The genius underlying the light rail on Emek Refaim

by taking the German Colony down a few pegs, the desire of these ghost owners coming to stay there will be reduced.

July 27, 2016 20:23
1 minute read.
A LIGHT RAIL TRAIN waits at a station in Jerusalem.

A LIGHT RAIL TRAIN waits at a station in Jerusalem.. (photo credit: MARC ISRAEL SELLEM/THE JERUSALEM POST)


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There has been a predictable outcry about the visionary plan to put a Light Rail spur down the middle of Emek Refaim, the main street of Jerusalem’s German Colony. Opponents reflexively point to the obvious: building the rail will destroy the street, the neighborhood, the dwindling cosmopolitan component of Jerusalem, adversely affecting tourism and related economic activity.

Oh, and did we mention the destruction of age-old trees and even buildings? Yes, all too well known, predictable and short sighted. What these knee-jerk progress haters are missing is that building the Light Rail down Emek Refaim solves one of Jerusalem’s most pressing problems: the blight of overpriced “ghost” apartments.

Other lingering issues – Palestinian/ Israeli, Ashkenazi/Mizrachi, religious/ secular – pale beside the threat posed to our society that ghost apartments – bought by wealthy Diaspora Jews to be used for holidays and vacations, but otherwise left unoccupied. And the issue of ghost apartments is likely to afflict us long after these other issues are put to rights.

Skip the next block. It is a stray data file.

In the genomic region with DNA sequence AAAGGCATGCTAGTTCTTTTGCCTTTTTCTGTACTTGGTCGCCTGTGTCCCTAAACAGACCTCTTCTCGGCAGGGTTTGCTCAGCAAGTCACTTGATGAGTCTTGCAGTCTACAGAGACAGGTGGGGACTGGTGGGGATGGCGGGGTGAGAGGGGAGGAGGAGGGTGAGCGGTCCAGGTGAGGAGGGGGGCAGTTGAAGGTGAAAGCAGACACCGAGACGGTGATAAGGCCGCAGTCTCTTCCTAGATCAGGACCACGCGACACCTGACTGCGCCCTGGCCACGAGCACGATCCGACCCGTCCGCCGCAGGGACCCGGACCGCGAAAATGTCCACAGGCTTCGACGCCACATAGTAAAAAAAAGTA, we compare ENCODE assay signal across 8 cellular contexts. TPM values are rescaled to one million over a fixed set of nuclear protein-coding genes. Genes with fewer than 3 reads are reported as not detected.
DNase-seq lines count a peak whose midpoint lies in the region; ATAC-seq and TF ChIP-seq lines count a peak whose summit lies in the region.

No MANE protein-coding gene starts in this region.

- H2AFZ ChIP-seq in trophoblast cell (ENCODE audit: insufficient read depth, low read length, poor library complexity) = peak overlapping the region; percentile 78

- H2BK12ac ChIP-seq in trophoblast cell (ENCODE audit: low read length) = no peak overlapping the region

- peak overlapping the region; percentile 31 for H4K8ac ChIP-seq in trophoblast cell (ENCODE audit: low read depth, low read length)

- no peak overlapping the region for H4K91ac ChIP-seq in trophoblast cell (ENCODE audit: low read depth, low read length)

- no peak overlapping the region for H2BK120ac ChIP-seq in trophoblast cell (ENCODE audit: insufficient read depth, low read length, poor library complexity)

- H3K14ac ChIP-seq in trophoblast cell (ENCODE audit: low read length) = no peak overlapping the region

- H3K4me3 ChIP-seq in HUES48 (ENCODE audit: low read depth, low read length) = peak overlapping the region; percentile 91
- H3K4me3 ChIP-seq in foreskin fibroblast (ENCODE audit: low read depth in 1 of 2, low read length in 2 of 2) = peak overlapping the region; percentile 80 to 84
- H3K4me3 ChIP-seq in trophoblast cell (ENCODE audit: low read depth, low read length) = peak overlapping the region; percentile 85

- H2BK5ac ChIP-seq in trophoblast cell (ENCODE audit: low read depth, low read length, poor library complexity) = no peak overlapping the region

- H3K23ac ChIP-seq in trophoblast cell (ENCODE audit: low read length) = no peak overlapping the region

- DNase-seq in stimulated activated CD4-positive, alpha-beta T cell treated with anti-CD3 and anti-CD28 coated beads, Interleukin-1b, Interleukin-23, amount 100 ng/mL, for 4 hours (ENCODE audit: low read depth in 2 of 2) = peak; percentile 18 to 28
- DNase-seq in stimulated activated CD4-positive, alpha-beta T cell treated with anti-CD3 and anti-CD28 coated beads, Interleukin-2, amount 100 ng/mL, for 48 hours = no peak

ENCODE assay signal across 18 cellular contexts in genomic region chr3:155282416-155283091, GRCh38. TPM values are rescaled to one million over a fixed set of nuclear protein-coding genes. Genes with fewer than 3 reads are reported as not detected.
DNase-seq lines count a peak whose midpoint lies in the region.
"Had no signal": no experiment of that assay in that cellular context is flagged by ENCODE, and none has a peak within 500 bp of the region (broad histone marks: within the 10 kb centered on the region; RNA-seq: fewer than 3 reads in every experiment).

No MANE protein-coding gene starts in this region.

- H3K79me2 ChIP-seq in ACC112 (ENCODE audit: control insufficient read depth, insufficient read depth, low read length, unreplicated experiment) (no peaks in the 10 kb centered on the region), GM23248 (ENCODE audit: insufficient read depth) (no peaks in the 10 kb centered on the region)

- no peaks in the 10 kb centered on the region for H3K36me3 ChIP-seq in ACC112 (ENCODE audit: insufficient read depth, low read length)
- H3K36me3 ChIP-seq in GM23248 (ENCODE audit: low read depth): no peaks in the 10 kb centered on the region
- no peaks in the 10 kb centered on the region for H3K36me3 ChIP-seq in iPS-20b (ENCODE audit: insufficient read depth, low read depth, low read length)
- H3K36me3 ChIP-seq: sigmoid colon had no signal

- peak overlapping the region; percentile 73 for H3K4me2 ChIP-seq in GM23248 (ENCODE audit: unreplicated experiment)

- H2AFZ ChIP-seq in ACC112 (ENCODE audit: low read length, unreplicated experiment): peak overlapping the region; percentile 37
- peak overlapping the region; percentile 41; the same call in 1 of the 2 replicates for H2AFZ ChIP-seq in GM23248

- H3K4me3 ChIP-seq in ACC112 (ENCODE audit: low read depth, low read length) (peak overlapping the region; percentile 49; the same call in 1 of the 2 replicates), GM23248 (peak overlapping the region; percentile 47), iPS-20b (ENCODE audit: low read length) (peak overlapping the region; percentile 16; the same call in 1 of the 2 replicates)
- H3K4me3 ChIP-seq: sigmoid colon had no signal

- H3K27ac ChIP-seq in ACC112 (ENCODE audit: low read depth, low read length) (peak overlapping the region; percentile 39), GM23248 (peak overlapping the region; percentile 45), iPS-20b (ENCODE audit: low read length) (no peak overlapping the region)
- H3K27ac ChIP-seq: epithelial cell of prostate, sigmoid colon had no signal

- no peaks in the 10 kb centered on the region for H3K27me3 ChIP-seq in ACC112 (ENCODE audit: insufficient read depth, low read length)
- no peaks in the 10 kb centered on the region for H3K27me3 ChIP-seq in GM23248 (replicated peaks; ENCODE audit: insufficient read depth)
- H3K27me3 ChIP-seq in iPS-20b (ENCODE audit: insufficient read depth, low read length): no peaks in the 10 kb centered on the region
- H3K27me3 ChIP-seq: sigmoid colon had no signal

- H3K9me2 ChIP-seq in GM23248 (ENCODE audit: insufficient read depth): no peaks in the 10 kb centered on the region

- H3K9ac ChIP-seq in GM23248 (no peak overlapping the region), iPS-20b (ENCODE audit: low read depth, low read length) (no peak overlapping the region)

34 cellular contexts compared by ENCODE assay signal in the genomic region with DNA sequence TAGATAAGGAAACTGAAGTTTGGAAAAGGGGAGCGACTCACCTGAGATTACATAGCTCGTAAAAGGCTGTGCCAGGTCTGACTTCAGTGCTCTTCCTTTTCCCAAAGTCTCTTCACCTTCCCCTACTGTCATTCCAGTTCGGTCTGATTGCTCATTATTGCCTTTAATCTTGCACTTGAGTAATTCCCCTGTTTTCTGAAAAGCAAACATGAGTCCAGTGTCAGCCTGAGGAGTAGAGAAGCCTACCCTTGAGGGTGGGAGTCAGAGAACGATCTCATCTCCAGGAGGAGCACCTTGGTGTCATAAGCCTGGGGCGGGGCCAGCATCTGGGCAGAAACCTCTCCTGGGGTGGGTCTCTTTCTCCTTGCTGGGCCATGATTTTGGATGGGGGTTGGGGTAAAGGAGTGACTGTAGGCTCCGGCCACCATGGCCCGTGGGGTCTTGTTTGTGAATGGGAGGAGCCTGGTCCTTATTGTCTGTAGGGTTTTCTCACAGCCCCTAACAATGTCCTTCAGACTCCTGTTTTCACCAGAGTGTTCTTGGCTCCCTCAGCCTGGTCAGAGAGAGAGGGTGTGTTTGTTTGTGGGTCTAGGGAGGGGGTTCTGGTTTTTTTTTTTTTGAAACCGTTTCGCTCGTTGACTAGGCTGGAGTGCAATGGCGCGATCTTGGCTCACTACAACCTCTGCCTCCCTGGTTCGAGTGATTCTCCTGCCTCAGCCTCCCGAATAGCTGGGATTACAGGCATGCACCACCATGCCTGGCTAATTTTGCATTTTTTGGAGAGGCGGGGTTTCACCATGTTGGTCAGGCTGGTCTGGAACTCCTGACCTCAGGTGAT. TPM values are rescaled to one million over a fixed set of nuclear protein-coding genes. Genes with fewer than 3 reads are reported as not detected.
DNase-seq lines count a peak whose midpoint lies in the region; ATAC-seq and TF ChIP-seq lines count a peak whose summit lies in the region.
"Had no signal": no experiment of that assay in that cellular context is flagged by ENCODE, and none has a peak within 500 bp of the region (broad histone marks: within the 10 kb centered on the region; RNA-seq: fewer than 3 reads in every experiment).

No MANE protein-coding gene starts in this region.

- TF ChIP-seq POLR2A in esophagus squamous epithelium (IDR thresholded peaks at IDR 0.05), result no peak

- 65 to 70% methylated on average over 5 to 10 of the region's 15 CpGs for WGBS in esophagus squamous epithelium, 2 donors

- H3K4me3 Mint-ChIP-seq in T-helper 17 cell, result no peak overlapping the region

The Light Rail becomes a creative way to address this glaring social problem in two easy ways. First, by lowering the value of such apartments, the Light Rail effectively means that no more will be created. We will have cauterized the problem, much the way bleeding was used to cure people in the Middle Ages.

Secondly, by taking the German Colony down a few pegs, the desire of these ghost owners coming to stay there will be reduced. They’ll buy places in Tel Aviv, take the new high speed train to Jerusalem to visit the Kotel, and rent out their apartments.

And isn’t that what we were planning for all along: getting those apartments rented? So yes, sometimes we have to think outside the box to solve our knottiest social issues. But with a little creativity and foresight, we will succeed in bringing more people to the middle of Jerusalem, faster.

Of course, what they will be able to do once they arrive is open to some question, but that might have to be the task of some future planning committee.

The author is a resident of Rosh Pina, a frequent visitor to Jerusalem and a member of the executive boards of Im Tirtzu and the Israel Independence Fund.

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